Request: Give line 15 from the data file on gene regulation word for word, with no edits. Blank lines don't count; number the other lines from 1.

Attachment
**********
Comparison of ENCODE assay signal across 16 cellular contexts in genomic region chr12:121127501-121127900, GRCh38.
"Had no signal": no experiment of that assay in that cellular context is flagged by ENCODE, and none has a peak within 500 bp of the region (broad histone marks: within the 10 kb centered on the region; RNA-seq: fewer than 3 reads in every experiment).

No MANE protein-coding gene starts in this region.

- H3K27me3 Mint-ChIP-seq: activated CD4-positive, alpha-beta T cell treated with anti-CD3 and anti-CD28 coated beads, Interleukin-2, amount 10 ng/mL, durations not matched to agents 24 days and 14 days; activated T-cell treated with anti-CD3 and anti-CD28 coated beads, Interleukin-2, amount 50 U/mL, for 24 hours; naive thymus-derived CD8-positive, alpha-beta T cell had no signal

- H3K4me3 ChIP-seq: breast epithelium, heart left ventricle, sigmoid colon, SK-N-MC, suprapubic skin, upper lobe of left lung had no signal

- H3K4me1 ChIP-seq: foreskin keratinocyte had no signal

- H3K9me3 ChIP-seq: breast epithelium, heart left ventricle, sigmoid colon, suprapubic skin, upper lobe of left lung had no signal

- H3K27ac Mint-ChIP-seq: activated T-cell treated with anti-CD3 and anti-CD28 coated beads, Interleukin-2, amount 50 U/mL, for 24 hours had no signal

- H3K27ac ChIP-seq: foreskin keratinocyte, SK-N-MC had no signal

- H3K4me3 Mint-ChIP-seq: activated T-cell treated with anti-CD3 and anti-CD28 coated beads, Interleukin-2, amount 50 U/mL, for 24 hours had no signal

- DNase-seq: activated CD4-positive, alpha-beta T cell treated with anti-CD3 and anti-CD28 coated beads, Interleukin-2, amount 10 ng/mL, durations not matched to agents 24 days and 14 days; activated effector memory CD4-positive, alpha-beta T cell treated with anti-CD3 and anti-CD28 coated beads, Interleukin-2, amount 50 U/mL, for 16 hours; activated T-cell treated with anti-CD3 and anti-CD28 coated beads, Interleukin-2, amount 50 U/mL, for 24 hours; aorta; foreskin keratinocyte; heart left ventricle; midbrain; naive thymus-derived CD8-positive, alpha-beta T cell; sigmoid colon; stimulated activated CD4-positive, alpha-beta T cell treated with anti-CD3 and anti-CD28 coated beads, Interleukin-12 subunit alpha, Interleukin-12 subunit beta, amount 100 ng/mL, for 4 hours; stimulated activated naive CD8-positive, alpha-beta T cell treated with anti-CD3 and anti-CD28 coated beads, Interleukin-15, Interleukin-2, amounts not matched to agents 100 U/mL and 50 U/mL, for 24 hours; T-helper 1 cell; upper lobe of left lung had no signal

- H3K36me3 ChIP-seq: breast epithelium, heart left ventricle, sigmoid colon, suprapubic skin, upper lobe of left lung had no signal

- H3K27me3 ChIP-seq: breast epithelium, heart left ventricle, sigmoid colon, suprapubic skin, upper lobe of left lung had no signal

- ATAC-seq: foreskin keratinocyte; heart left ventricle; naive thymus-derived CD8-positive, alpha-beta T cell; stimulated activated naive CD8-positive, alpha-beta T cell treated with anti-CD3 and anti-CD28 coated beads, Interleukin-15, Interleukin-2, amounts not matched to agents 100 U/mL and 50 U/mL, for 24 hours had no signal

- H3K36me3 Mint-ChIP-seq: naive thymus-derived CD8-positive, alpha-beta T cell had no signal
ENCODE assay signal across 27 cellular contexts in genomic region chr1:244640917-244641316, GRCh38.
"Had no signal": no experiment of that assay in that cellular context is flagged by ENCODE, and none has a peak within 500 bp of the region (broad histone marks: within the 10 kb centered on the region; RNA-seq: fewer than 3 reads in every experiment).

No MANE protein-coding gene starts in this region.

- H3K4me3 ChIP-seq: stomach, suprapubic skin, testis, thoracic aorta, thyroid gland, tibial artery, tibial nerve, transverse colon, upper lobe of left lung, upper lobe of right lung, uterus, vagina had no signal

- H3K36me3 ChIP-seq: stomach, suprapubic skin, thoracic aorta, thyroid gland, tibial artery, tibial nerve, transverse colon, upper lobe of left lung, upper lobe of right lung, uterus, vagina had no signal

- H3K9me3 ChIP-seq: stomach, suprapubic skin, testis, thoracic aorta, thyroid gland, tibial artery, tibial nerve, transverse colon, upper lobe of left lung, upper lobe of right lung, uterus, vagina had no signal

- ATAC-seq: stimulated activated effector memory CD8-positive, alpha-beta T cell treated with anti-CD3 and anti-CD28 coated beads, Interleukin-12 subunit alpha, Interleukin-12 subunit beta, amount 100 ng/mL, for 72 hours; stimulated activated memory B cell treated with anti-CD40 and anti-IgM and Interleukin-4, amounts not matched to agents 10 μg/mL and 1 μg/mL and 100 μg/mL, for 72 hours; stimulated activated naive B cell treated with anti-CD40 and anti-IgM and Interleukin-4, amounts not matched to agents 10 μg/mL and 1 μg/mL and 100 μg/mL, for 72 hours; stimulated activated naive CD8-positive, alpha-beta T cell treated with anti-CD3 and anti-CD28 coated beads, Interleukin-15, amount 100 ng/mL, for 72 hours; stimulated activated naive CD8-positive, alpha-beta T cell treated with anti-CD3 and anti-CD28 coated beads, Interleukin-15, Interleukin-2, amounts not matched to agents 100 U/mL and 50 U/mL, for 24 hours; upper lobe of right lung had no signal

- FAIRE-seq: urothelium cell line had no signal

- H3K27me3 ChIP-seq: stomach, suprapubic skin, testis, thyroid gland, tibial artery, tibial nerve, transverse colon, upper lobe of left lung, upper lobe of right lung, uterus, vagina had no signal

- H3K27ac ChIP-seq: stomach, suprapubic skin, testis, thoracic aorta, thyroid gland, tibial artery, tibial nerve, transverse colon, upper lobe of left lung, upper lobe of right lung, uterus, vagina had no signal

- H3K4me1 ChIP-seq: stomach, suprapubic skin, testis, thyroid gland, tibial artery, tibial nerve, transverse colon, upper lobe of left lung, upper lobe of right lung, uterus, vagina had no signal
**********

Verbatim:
- H3K36me3 Mint-ChIP-seq: naive thymus-derived CD8-positive, alpha-beta T cell had no signal